Kentucky Simmental - Simbrah Association State KY United States http://kysimmental.com/
Tennessee Simmental - Simbrah Association State TN United States http://tnsimmental.org/
Florida Simmental - Simbrah Association State FL United States https://www.floridasimmentalassociation.com/
Louisiana Simmental - Simbrah Association State LA United States http://www.lasimmentalsimbrah.com/home.html
Iowa Simmental Association State IA United States http://breedingcattlepage.com/Simmental/iasimmassoc/
Ohio Simmental Association State OH United States http://www.ohiosimmental.com/
Washington Simmental Association State WA United States http://www.washingtonsimmental.com/
South Dakota Simmental Association State SD United States http://www.southdakotasimmental.com/
Kansas Simmental Association State KS United States http://www.kansas-simmental.com/

Breed EPDs

All-Purpose Index (API)

Dollars per cow exposed under an all-purpose-sire scenario. Evaluates sires for use on the entire cow herd (bred to both Angus first-calf heifers and mature cows) with the portion of their daughters required to maintain herd size retained and the remaining heifers and steers put on feed and sold grade and yield.

Average Daily Gain (ADG)

The difference in pounds of daily gain expected between animals progeny during a defined post-weaning feeding period. Difference in average daily weight gain of an animals progeny during a defined feeding period as compared to other animals in the breed. Measured in pounds.

Back Fat (BF)

The adjusted twelfth rib fat thickness of a sires progeny, expressed in inches. Predicted differences of fat thickness, in inches, for a carcass over the 12th rib, smaller numbers of fat thickness are preferable as excess fat can be detrimental to yield drade.

Birth Weight (BW)

Difference in birth weights of a bulls progeny when compared to the breed average. Measured in pounds. Birth Weight EPD predicts the difference in average birth weight of a bulls calves compared to calves of another bull. Reported in pounds, a lower number is desirable.

Calving Ease (CE)

Percent of unassisted births when used on heifers. Calving Ease, or Calving Ease Direct is the difference in percentage of unassisted births when a sire is bred to first calf heifers. A higher number is desirable.

Carcass Weight (CW)

Difference in poulds of hot carcass weight, adjusted to an industry standard age endpoint This EPD predicts the difference in hot carcass weight of a bulls progeny compared to progeny of all other bulls evaluated at a given endpoint. Reported in pounds, a higher number is generally desirable. Hot carcass weight is the weight of the animal immediately after slaughter. To calculate how much meat you will receive, use this equation: Live weight x dressing percentage x carcass cutting yield = pounds of meat. 280 x (0.72 x 0.74) = 280 x 53% = 148 pounds of meat.

Docility (DOC)

The difference in yearling cattle temperament, with a higher value indicating more favorable docility.

Marbling (MRB)

A predictor of the difference in a sires progeny for percent marbling score or percent intramuscular fat in the ribeye muscle compared to other sires. This EPD predicts the difference in average USDA marbling score of a bulls progeny compared to progeny of another bull at a similar end point. Reported in degrees of a marbling score, higher values are desirable. In a similar fashion, EPDs generated from ultrasound scan data reflect differences in chemical fat content within the ribeye muscle (intramuscular fat). Research has shown a strong relationship between marbling score and % intramuscular fat. Therefore, selection for higher % intramuscular fat EPDs would be expected to increase marbling scores and associated quality grade in slaughter progeny.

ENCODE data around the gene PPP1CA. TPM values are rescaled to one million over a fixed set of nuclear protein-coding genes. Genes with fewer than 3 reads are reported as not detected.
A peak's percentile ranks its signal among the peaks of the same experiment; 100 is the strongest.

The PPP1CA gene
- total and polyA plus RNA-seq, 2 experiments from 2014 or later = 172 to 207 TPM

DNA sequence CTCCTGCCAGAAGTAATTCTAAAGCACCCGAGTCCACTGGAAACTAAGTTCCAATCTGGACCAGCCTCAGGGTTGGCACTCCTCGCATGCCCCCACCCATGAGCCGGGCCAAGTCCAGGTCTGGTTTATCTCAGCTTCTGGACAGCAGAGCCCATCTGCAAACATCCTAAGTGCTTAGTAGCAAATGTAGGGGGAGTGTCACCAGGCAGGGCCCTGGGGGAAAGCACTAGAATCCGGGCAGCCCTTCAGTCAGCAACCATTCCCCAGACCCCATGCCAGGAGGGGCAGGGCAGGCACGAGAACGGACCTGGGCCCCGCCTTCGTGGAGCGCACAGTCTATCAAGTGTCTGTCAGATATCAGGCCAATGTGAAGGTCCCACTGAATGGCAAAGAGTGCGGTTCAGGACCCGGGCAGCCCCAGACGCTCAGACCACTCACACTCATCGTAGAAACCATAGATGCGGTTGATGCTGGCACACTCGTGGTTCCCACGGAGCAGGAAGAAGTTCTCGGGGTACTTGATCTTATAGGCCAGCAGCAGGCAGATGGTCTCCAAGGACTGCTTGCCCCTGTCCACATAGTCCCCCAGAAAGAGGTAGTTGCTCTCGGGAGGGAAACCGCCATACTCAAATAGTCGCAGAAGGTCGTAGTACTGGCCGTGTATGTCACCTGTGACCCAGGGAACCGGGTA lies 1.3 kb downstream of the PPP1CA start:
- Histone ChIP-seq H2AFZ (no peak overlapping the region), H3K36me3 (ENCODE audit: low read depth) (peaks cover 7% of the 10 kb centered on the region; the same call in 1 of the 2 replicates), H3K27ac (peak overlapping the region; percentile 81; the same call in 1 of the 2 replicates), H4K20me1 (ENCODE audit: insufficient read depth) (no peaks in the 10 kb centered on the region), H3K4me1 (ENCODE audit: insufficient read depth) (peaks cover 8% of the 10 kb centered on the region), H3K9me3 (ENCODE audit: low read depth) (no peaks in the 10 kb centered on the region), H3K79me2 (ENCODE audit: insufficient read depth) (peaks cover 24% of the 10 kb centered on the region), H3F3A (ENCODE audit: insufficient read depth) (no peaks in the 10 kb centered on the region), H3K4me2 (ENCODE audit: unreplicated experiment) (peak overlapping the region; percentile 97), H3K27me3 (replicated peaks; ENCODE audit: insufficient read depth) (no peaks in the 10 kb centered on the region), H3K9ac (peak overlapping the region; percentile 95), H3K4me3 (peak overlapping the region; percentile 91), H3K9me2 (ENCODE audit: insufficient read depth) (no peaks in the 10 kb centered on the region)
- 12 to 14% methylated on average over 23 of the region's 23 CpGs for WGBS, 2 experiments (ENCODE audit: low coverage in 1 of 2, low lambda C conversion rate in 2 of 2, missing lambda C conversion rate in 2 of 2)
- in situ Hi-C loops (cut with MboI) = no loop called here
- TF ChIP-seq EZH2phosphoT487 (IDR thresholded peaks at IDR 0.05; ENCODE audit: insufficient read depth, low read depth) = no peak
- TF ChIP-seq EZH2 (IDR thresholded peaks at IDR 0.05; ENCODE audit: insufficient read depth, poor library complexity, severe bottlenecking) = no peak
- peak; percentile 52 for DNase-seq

Maternal Calving Ease (MCE)

Percent of unassisted births in first-calving daughters. Maternal Calving Ease, or Calving Ease Maternal is expressed as the difference in percentage of unassisted births of a sires daughters as first-calf heifers when compared to daughters of other sires. Reported as a percentage, a higher value is desirable.

Maternal Weaning Weight (MWW)

Pounds of weaning weight due to milk and growth. This EPD predicts the Weaning Weight of a bulls daughters progeny and reflects both the milking ability of a bulls daughters and the growth potential of their calves. Reported in pounds, higher numbers are generally desirable.

Milk (MLK)

Pounds of weaning weight due to milk. The milk EPD predicts the difference in average 205-day weight of a bulls daughters calves compared to the calves from daughters of another bull. Reported in pounds. The amount of pre-weaning performance gained by calves which can be attributed to the milking ability of a bulls daughters depends heavily upon the nutritional environment of the herd.

Ribeye Area (REA)

Differences in ribeye area in inches between the 12th and 13th rib. Greater ribeye areas are preferable. This EPD predicts the difference in ribeye area of a bulls progeny compared to the progeny of another bull and is an indicator of total muscle in the carcass. Reported in square inches, larger numbers are generally desirable.

Shear Force (SHR)

Pounds of force required to shear a steak. Sometimes referred to as SF or WBSF (Warner-Bratzler Shear Force)

Stayability (STAY)

Percent of daughters predicted to be remaining in the cowherd at 6 years of age. The stayability EPD predicts the probability of a bulls daughters staying in production to at least six years of age compared to daughters of another bull. Reported as a percentage, a higher value is desirable. The stayability EPD is one of the best measures currently available to compare a bulls ability to produce females with reproductive longevity.

Terminal Index (TI)

Dollars per cow exposed under a terminal-sire scenario. Evaluates sire for use on mature Angus cows with all offspring put on feed and sold grade and yield.

Weaning Weight (WW)

Difference in weaning weight of a bulls progeny when compared to the breed average. Measured in pounds. Weaning Weight EPD predicts the difference in average 205-day weight of a bulls progeny compared to calves of another bull. Reported in pounds, a higher number is desirable.

Yearling Weight (YW)

Difference in yearling weight of a bulls progeny when compared to the breed average. Measured in pounds. Yearling Weight EPD predicts the difference in average 365-day weight of a bulls progeny compared to progeny of another bull. Reported in pounds, a higher number is generally desirable.

Yield Grade (YG)

Differences in USDA Yield Grade, expressed as a deviation of Yield Grade units where negative values are desirable. This EPD predicts differences in USDA Yield Grade of a bulls progeny compared to progeny of another bull. Reported in tenths of a USDA YG, lower numbers are desirable.